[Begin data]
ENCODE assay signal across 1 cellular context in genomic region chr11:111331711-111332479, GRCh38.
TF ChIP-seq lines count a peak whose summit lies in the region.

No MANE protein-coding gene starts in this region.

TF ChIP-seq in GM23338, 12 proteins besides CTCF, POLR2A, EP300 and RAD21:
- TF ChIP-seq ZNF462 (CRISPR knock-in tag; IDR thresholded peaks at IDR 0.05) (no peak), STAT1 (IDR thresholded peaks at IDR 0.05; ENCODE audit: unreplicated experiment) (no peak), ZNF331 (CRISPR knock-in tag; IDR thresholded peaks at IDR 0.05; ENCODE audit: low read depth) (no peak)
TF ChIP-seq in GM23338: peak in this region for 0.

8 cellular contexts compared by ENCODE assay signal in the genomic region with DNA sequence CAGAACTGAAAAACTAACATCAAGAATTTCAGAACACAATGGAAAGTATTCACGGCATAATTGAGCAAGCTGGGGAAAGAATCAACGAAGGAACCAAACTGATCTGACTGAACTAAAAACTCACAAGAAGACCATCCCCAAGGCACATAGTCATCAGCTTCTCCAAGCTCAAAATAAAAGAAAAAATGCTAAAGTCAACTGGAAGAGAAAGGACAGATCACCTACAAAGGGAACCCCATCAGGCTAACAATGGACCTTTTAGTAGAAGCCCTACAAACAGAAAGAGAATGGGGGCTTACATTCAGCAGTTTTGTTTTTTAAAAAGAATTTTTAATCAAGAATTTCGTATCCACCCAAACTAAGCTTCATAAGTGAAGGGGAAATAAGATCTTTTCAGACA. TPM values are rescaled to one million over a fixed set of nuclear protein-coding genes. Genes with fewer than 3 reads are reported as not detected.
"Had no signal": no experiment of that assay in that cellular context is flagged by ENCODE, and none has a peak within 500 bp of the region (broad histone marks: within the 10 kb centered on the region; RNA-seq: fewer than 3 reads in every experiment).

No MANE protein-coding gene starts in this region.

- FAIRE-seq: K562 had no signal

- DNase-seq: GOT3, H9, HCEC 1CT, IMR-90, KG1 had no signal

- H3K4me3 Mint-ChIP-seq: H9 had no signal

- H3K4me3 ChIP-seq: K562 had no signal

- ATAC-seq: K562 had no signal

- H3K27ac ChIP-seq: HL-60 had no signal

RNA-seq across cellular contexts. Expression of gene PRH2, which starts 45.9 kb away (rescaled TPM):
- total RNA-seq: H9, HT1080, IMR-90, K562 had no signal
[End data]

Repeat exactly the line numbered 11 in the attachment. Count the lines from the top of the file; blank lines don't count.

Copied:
- DNase-seq: GOT3, H9, HCEC 1CT, IMR-90, KG1 had no signal